The partial shutdown of the federal government is affecting Hamilton County residents with the closure of a couple services.
A supplemental nutrition program for women, infants and children, WIC, will not be providing monthly checks to participants. The program is run locally by Hamilton County Public Health and serves 1,446 local residents, according to Director Shelby Kroona. She said the temporary closure of the program may put the health of local infants at risk.
"Our greatest concern is for infants who are solely being fed with formula because if their moms use the WIC program to purchase the bulk of their formula the shutdown will affect those families significantly because formula is very expensive," Kroona said.
Participants in the WIC program schedule appointments at Public Health once every three months. At that appointment, participants are provided with three months worth of checks to purchase food and formula. They are also provided with health screenings and nutritional counseling.
Kroona said participants who have WIC checks in their possession should be using them, as they are still valid. Those with appointments scheduled for October should attend them to get their health checks and nutritional screenings and when Public Health receives those WIC checks after the shutdown ends, they will mail them to participants who missed out. However, Kroona said she has no idea how long the government shutdown will last.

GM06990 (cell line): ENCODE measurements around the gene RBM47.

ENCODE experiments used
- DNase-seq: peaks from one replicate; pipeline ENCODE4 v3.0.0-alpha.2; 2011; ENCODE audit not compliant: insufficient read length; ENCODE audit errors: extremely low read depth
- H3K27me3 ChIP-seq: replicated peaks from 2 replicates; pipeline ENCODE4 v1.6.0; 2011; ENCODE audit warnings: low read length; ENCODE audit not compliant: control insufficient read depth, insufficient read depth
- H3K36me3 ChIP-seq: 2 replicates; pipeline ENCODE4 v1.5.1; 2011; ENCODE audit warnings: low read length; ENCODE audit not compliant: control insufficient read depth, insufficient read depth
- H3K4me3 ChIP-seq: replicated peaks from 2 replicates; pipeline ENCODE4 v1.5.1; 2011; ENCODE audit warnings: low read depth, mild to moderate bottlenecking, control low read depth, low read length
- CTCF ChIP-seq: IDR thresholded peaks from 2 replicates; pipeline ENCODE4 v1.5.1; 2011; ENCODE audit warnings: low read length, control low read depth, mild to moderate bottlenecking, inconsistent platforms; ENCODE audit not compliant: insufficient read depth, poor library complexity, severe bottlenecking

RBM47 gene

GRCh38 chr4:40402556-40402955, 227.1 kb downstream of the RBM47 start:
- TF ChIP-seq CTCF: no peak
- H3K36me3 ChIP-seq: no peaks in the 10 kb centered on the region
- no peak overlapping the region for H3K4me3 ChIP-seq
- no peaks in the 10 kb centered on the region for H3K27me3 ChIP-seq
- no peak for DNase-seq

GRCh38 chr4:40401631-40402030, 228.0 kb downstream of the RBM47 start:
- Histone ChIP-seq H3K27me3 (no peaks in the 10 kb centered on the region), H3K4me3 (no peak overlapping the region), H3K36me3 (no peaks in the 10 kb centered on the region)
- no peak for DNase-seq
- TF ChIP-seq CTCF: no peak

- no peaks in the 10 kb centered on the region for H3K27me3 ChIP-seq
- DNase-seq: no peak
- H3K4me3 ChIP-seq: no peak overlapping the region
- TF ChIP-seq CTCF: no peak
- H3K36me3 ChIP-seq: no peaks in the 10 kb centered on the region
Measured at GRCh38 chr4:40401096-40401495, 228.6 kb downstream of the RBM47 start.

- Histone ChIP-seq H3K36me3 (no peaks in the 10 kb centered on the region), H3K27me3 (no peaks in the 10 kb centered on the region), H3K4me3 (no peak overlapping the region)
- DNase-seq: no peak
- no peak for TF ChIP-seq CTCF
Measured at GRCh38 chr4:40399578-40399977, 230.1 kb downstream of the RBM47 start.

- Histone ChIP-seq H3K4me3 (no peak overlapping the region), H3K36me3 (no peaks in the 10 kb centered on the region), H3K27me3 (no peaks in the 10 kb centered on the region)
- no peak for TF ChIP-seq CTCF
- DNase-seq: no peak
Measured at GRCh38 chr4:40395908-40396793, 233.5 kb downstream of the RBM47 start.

Kroona also said that WIC participants who find themselves without checks, formula or the funds to buy it on their own should contact Public Health who will work with those participants to get them formula for their infants.
Other services at public health, including flu shots and clinics, will continue as normal.
"Our programs were all put into place with contracts prior to the Oct. 1 shutdown, so those will be honored," Kroona said.
Another program which assists first time rural homebuyers through the USDA is also being shuttered during the federal shutdown.
The Rural Development program, hosted by the U.S. Department of Agriculture, provides low to moderate income families or individuals access to government assisted mortgages. With those USDA home loans, there are no down payments required and most of the closing costs can be worked into the overall amount of the loan. Generally, the rural areas that apply for these loans contain less than 20,000 residents.
As the shutdown went from looming to reality, the USDA announced the closing of what it called nonessential operations and many USDA staff members were sent home. Jeff Kluver, of Webster City Federal Savings Bank, said that he and others in the Iowa Bankers Mortgage Corporation will continue to accept Rural Development loan applications. However, because those special loans are backed with a government commitment, no loans can close until the shutdown ends.
"I tried to call the USDA to talk about this, but they weren't there," Kluver said. "It's all in limbo until they figure this out."
Similar local programs including the Webster City First Time Homeowner Down Payment Assistance Program, the Hamilton County Down Payment Assistance Program and the Hamilton County SEED Homebuyer program remain unaffected.
About 800,000 federal workers nationwide remain off the job as the shutdown continues.